Megan loved the hustle and bustle of the marketplace, with all its vibrant colours and smells. She was in a world of her own until she turned and spotted a young lad of around her own age loitering near a fruit stall. His arms and legs were thin and gangly, and his tattered jacket and trousers had seen far better days. His flat cap was so big it almost covered his eyes. She wondered what he was up to as he was looking very suspicious; he didn’t look the sort who would have much money of his own to purchase anything. There was no adult with him either.

Curious, she moved in closer and eyed him closely. She watched open-mouthed as he slipped a shiny red apple into his jacket pocket, and then another and another. She couldn’t believe the cheek of the lad! She’d never dream of doing anything like that. It wasn’t the way she’d been brought up, to thieve off people. He turned and caught her eye and, wilfully, she gave him a hard stare and shook her head, before turning to the stallholder to catch his attention. As if realising he might be caught, the boy grabbed all the apples he could carry in his arms and elbowed her out of the way as he dashed off.

‘Oi! Stop that boy at once!’ the stallholder shouted to the group of people nearby.

Megan turned to watch the young lad scarpering off. He was headed in the direction of St Tydfil’s Parish Church, leaving a trail of dropped apples in his wake. Before she realised what she was doing, she dropped her basket on the ground and flew after him, her arms and legs taking on a life of their own. She ran so fast she felt as if her heart were about to burst out of her chest. Sensing the outrage of the baying crowd behind her, she knew she had to catch the boy before they caught him.

When she reached the boy she yanked at the back of the collar on his jacket and he fell backwards on top of her so they were both in a heap on the ground.

‘Gerroff!’ he shouted and made to get up.

‘I’m trying to help you!’ she said gruffly, cross because he’d misunderstood. She didn’t want him to get into trouble, and looking at his thin frame she had felt sorry for him. ‘Look, come this way with me, I know where we can hide.’

He nodded and helped her onto her feet. She let out a long breath as she steadied herself.

They were behind the Three Salmons Inn, and to the right of them there was a gap in the wrought-iron railings which led into the church grounds. There, they could both hide behind a large oak tree until the coast was clear.

They quickly crept over, and from the safety of the tree watched a crowd of people run past

Megan giggled and soon the lad was giggling too. ‘What’s your name?’ he asked, wide-eyed and blinking in expectation.

‘Megan. Megan Hopkins. And yours?’

‘Griff. Griff Rhys Morgan.’ He wiped his runny nose on the back of his sleeve.

Megan rolled her eyes in disgust. ‘Yuck, mun. Doing that. You should use a handkerchief.’

‘Oooh, hark at you, quite the lady, aren’t you? I ain’t got one, have I?’

Haven’t got one,’ Megan corrected. ‘Why did you steal those apples?’

‘Cos, I’m blooming starving.’ As if suddenly remembering, he lifted one of the few he had left, shined it first on the knee of his well-worn trousers and took a bite.

‘You ought to be careful, though. I heard of one lad who stole some pies a lady had left on her windowsill to cool, and he ended up going before the judge and jury.’

‘Pah!’ Griff scoffed. ‘Won’t happen to me, I’m too quick for them all.’

Megan tossed back her curls. ‘Are you now? Well, I managed to catch you didn’t I?’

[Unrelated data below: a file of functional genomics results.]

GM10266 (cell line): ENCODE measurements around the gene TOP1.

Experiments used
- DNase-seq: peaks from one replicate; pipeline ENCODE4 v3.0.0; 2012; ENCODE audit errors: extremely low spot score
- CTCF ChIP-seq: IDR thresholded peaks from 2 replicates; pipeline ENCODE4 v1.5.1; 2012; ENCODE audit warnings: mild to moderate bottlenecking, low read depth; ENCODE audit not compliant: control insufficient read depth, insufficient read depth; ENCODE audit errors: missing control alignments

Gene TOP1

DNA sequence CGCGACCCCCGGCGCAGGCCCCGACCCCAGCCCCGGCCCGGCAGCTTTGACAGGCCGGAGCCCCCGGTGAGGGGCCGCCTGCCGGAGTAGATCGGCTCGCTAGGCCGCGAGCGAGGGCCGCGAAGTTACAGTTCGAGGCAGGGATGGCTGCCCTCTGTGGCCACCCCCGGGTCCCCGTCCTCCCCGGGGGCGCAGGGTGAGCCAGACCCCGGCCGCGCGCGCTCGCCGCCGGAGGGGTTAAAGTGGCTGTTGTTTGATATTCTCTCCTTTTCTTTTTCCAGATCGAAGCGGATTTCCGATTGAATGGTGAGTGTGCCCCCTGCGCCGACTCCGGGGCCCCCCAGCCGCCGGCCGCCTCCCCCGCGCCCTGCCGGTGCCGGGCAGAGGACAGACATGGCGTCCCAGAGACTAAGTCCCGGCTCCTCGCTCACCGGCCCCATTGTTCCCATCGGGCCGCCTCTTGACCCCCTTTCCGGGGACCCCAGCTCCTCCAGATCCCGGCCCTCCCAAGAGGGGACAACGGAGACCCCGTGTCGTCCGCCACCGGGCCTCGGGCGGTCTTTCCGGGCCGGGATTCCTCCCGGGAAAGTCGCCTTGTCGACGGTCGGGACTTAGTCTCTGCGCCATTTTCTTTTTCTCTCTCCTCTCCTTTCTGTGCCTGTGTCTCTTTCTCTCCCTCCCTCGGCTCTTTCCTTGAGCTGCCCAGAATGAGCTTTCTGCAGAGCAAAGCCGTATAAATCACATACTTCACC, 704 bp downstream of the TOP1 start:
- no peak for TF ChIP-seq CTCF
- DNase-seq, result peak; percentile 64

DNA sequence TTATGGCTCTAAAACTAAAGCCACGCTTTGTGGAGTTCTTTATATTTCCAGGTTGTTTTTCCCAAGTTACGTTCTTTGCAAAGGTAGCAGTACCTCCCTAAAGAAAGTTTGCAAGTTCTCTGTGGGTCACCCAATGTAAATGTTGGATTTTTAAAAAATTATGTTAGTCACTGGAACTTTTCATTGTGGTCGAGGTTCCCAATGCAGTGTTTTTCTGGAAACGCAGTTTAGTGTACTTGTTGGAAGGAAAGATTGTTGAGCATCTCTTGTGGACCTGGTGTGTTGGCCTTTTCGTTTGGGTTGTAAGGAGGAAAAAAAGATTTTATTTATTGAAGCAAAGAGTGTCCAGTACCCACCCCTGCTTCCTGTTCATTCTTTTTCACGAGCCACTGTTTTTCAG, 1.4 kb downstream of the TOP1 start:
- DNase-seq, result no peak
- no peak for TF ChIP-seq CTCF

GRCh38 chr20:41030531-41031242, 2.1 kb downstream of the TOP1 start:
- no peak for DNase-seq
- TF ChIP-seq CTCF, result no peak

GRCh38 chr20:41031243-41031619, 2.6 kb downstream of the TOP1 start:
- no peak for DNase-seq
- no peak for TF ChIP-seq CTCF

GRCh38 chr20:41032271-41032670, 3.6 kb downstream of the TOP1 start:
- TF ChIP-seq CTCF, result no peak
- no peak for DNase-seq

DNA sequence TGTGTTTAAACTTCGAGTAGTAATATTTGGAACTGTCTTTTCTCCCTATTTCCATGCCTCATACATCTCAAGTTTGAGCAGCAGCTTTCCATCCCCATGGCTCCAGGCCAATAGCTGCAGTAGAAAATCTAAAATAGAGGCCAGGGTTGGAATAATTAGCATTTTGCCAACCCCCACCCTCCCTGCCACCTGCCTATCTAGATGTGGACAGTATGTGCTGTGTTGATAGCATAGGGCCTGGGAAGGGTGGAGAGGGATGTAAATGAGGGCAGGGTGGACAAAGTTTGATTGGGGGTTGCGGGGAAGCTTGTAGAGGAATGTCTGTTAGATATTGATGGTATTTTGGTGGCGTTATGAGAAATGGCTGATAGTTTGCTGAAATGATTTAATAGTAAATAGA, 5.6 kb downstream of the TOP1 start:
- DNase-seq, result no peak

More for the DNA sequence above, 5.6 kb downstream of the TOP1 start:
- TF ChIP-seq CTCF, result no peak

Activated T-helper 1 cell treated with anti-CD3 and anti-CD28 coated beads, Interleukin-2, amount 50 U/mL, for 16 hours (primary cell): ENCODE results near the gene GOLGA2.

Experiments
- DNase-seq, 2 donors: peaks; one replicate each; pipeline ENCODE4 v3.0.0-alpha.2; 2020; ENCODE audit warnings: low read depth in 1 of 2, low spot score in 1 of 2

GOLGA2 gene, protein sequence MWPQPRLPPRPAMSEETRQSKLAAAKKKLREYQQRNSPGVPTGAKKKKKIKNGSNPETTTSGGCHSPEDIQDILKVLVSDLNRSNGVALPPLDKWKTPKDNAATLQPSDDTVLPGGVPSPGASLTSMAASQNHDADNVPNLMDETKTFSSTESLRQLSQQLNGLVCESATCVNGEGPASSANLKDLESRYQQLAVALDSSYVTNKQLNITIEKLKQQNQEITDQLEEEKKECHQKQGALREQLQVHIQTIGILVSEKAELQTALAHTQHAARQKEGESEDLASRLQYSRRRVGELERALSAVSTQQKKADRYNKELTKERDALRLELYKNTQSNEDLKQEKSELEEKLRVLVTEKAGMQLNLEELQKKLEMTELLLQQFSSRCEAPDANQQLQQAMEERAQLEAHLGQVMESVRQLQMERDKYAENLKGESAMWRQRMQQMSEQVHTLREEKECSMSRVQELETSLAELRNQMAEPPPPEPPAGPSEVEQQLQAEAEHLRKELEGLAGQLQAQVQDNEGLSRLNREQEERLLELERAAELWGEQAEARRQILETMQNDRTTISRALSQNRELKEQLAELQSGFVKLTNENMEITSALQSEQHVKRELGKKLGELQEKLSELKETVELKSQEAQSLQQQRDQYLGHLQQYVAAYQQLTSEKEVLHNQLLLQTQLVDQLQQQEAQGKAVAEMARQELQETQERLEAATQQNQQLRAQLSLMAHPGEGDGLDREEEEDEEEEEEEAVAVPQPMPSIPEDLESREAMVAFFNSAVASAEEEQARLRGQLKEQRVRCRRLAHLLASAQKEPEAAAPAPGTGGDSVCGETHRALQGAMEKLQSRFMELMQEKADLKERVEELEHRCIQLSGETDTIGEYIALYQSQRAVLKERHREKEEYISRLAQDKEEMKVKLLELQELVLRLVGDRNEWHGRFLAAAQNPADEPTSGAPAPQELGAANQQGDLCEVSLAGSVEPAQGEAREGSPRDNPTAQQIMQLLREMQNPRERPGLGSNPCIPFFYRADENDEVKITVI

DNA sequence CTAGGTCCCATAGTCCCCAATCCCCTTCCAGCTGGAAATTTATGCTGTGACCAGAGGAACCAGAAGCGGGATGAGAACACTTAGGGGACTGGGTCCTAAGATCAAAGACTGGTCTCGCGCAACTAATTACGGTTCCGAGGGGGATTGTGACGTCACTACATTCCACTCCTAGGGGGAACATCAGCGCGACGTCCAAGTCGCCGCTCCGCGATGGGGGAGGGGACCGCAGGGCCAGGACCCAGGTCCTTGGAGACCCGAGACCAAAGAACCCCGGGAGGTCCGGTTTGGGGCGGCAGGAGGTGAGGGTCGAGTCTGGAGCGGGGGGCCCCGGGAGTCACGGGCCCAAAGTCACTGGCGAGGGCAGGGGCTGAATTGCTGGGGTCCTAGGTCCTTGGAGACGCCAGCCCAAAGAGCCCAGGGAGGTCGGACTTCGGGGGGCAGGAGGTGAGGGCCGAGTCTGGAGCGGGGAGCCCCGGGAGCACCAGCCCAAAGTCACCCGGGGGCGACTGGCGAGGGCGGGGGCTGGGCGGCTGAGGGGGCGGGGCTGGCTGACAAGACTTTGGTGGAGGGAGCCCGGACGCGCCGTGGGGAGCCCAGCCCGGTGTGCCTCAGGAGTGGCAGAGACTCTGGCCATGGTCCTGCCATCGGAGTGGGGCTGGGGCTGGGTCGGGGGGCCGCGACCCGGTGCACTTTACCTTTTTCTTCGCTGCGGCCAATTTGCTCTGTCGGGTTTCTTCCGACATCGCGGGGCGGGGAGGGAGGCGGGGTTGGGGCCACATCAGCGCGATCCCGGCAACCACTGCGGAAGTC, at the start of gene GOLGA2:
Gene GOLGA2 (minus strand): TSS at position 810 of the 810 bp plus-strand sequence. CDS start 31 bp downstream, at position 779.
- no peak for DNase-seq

He frowned and nodded. ‘Suppose so . . .’

He inspected the apple as if examining it for worms.

‘In any case, that poor boy I told you about ended up in Australia.’

‘Australia?’ He gulped.

She nodded. ‘Yes, it’s miles and miles away. The furthest place you could ever get to. He was transported with all the other boys and girls who’d been up to mischief in the town. They can do you for the slightest thing, you know. One lad was sent there for nicking just one loaf of bread –’ she paused – ‘though I can see as how you’re hungry.’

Griff stared into space, digesting all Megan had just said. ‘I didn’t realise that could happen. I often run around with the Rodneys.’


‘Aye, they’re a bunch of boys who live in China where I lives, see. I stay there with me Uncle Berwyn. My parents died and he gave me board and lodgings. He’s been kind to me but he lost his job at the ironworks because of his drinking and he’s not been the same man since.’

‘Oh dear.’ Megan settled herself down on a granite tombstone, forgetting why she was there in the first place. Somehow she felt drawn to Griff and she didn’t know why.

He finished his apple and tossed the stump on a mossy verge, then promptly offered her one. Should she take it? They were stolen goods but she was hungry too. She took it from his outstretched hand, and he smiled at her. It was great to be free of the workhouse for a while, she thought as she chomped on the rosy red apple, tasting its sweet flavour. It tasted far better than anything she got in the workhouse. At night, she had dreams of eating with her family in the days when Mam had made sticky sponge puddings covered in strawberry jam, and her mouth watered at the mere memory of it. She drew on those happy memories whenever she felt sad or lonely.

‘So where do you live?’ Griff asked when they’d both finished eating, breaking into her thoughts.

‘At the workhouse. Been there a few years now. My dad died and my mam and brothers and sisters had to go there too.’

He gazed at her quizzically. ‘What’s it like in there? I often wonder.’

She thought for a moment because no one had ever asked her that question before, then said, honestly, ‘Well, the Master and Matron run a tight ship and they’re firm but fair. Kind enough to me, but some inmates there, I stay away from. Some scare me. I’ve heard them weeping and wailing during the night.’

Griff’s eyes widened. ‘I don’t think I’d like it in there myself.’ He shivered.

‘Well let’s hope you never have to go in there. There’s a Board of Guardians meeting this afternoon and—’

‘What’s wrong? Your face ’as turned white as a corpse.’

‘My basket! I was shopping for Matron and I dropped it when I ran after you!’ Now she was going to be in trouble; she’d spent most of the money Matron had given her and she had no basket to take back with her to the workhouse. That meant no bread or cheese or pickles. She was going to arrive empty-handed and that wouldn’t do at all. She’d be in trouble for sure, and that didn’t bode well, especially as one person at the workhouse in particular had it in for her.